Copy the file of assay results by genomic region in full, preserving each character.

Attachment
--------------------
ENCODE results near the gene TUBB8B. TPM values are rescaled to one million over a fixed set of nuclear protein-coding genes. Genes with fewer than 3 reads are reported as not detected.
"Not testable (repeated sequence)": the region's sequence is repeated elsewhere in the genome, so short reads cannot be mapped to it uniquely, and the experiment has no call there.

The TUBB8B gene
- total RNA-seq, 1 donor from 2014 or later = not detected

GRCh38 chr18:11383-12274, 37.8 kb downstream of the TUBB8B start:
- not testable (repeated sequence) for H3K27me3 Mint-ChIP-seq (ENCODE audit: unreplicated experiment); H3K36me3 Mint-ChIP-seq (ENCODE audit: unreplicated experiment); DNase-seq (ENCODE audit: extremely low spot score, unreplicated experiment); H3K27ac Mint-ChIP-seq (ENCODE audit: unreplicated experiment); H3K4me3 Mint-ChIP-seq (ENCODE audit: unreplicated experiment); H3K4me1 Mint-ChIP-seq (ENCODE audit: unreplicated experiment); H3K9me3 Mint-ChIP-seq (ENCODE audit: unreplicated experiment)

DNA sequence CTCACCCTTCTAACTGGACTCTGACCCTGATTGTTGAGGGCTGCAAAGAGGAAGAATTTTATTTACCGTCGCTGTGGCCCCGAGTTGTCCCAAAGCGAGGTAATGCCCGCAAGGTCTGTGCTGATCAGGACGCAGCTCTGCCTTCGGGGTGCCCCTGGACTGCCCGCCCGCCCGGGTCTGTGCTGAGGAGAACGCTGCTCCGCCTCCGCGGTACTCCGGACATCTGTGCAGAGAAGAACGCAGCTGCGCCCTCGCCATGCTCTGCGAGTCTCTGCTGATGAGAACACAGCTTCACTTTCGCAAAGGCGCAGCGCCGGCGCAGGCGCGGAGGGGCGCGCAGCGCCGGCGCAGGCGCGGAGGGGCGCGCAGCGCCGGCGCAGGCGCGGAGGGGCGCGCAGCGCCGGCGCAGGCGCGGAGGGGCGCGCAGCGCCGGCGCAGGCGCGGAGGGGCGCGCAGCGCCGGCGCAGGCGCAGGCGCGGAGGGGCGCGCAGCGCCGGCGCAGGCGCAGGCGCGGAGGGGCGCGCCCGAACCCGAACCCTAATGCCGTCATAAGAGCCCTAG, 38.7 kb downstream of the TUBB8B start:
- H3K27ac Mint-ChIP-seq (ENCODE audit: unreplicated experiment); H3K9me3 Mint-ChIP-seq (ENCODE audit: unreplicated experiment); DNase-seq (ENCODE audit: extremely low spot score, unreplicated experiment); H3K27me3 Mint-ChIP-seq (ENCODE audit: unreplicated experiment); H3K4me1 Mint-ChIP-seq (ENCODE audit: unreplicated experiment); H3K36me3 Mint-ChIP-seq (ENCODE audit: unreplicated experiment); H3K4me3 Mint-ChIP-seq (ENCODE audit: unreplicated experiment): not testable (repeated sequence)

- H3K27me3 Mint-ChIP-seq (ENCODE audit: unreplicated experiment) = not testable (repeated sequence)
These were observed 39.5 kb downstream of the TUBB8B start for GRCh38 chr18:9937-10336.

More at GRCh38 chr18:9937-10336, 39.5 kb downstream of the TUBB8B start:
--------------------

ENCODE results near the gene TUBB8B. TPM values are rescaled to one million over a fixed set of nuclear protein-coding genes. Genes with fewer than 3 reads are reported as not detected.
"Not testable (repeated sequence)": the region's sequence is repeated elsewhere in the genome, so short reads cannot be mapped to it uniquely, and the experiment has no call there.

The TUBB8B gene
- total RNA-seq, 1 donor from 2014 or later = not detected

GRCh38 chr18:11383-12274, 37.8 kb downstream of the TUBB8B start:
- not testable (repeated sequence) for H3K27me3 Mint-ChIP-seq (ENCODE audit: unreplicated experiment); H3K36me3 Mint-ChIP-seq (ENCODE audit: unreplicated experiment); DNase-seq (ENCODE audit: extremely low spot score, unreplicated experiment); H3K27ac Mint-ChIP-seq (ENCODE audit: unreplicated experiment); H3K4me3 Mint-ChIP-seq (ENCODE audit: unreplicated experiment); H3K4me1 Mint-ChIP-seq (ENCODE audit: unreplicated experiment); H3K9me3 Mint-ChIP-seq (ENCODE audit: unreplicated experiment)

DNA sequence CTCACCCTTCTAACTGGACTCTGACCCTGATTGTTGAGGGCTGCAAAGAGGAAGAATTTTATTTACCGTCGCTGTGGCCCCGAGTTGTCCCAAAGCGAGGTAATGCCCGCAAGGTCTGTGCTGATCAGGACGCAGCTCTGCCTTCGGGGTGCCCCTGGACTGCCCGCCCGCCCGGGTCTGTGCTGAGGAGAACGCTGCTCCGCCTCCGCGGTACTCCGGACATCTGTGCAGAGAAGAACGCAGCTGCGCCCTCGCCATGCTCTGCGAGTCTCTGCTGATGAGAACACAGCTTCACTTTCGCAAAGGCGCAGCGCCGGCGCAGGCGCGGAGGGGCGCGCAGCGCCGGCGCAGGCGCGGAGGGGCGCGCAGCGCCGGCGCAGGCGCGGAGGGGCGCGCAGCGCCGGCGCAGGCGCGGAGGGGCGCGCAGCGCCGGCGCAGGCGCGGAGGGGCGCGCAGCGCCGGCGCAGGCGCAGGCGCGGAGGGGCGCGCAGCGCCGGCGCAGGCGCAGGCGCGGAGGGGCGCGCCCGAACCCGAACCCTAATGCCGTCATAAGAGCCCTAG, 38.7 kb downstream of the TUBB8B start:
- H3K27ac Mint-ChIP-seq (ENCODE audit: unreplicated experiment); H3K9me3 Mint-ChIP-seq (ENCODE audit: unreplicated experiment); DNase-seq (ENCODE audit: extremely low spot score, unreplicated experiment); H3K27me3 Mint-ChIP-seq (ENCODE audit: unreplicated experiment); H3K4me1 Mint-ChIP-seq (ENCODE audit: unreplicated experiment); H3K36me3 Mint-ChIP-seq (ENCODE audit: unreplicated experiment); H3K4me3 Mint-ChIP-seq (ENCODE audit: unreplicated experiment): not testable (repeated sequence)

- H3K27me3 Mint-ChIP-seq (ENCODE audit: unreplicated experiment) = not testable (repeated sequence)
These were observed 39.5 kb downstream of the TUBB8B start for GRCh38 chr18:9937-10336.

More at GRCh38 chr18:9937-10336, 39.5 kb downstream of the TUBB8B start: